1. Jun 16, 2011

### aritrasasmal

Let there be two spheres in free space. Also there are two humans on each of them.
Now the spheres move apart and come together again(like a harmonic oscillator),
When they move apart , wrt one human the other is moving into lesser grav field and when he comes back he should have aged less than him. But to the other the observations are the same. So ehen they come together how will they agree on who is older? Will they?

2. Jun 16, 2011

### Polyrhythmic

The situation is symmetric, when they come back together, they should've aged at the same rate.

3. Jun 16, 2011

### aritrasasmal

Please elaborate on your answer. Note we are looking from the point of view of each individual.

4. Jun 16, 2011

### PAllen

You're confusing SR inertial frame principles with GR non-inertial frames. Also, you have gravitational time dilation backwards - moving to lower gravity leads to faster aging, not slower.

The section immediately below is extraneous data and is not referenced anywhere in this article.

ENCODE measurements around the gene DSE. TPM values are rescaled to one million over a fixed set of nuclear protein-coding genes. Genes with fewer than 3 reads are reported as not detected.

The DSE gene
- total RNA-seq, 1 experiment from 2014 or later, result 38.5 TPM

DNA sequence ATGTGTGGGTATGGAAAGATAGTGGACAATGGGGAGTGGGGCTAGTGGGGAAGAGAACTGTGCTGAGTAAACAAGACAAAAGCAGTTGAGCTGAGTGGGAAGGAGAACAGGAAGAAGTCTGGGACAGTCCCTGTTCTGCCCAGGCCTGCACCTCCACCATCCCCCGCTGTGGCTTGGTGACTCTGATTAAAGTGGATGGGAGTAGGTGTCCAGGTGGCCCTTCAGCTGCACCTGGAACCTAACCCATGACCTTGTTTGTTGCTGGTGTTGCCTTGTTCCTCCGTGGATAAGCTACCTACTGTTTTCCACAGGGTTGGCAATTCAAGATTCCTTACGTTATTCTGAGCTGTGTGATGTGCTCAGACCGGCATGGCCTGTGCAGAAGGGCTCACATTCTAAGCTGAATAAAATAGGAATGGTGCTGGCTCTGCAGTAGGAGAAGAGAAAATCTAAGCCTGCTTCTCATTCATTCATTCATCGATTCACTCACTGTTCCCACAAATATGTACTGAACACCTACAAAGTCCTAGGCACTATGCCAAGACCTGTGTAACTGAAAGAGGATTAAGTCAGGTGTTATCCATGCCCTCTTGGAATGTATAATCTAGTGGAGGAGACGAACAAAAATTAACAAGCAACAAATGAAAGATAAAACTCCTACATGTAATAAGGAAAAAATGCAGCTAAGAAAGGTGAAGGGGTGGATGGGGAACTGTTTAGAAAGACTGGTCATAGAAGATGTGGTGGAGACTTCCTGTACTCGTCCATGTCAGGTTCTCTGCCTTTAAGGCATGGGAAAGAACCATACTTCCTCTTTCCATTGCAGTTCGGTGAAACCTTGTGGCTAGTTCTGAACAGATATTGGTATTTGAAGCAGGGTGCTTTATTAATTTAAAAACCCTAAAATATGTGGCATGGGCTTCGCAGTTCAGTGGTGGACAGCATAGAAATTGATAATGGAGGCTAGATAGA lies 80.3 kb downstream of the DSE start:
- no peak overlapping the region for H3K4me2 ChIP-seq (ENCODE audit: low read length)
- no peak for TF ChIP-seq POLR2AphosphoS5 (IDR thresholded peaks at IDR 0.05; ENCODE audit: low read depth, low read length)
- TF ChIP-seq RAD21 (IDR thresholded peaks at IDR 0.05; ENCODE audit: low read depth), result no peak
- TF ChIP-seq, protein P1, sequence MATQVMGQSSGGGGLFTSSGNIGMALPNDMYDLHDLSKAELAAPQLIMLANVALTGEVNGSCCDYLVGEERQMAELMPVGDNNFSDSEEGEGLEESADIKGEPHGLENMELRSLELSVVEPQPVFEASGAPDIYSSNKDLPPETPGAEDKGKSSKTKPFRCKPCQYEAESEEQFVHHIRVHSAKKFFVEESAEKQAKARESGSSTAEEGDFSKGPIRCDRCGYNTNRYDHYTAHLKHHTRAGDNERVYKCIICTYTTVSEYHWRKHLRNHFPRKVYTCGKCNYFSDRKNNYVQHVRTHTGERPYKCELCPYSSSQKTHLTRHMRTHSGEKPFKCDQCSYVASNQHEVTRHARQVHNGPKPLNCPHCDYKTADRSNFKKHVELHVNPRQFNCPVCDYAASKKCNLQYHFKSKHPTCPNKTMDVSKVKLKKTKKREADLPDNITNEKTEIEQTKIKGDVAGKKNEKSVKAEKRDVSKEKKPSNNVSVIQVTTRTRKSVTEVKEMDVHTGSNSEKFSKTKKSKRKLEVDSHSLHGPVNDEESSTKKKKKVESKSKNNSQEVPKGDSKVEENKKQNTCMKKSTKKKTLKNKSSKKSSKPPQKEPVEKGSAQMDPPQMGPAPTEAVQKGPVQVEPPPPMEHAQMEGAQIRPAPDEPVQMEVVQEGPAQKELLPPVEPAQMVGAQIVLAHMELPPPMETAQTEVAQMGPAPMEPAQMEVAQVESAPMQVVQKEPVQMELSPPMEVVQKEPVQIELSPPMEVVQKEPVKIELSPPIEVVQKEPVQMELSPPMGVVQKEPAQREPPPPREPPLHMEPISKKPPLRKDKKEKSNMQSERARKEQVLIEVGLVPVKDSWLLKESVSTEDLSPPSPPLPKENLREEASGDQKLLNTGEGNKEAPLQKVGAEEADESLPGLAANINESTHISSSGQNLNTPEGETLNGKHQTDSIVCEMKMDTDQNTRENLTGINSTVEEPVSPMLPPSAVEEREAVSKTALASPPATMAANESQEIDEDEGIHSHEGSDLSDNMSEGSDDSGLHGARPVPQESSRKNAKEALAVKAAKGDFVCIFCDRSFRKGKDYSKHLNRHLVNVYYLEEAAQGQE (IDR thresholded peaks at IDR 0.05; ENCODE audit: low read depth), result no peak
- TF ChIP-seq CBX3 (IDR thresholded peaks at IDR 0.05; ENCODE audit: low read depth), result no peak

Anyway, as they move apart, each experiences less gravity (strength due to combined masses), thus faster aging, then slower, completely symmetric. Each observes the other's clock moving the *same* as theirs, at all times.

5. Jun 16, 2011

### martinbn

It seems that he moves into a lesser grav field compare to the field before the move, not lesser than the field where the stationary man is, no?

6. Jun 16, 2011

### bcrowell

Staff Emeritus
What role do the spheres play in the example?

As Polyrhythmic said, it's a symmetric situation, so of course they'll agree.

I think this must be where you're running into trouble. I assume you're talking about flat spacetime here. In a static spacetime, which this is, gravitational time dilation can be determined from the gravitational potential (not the field). In a flat spacetime, there is a constant gravitational potential, so there's no gravitational time dilation.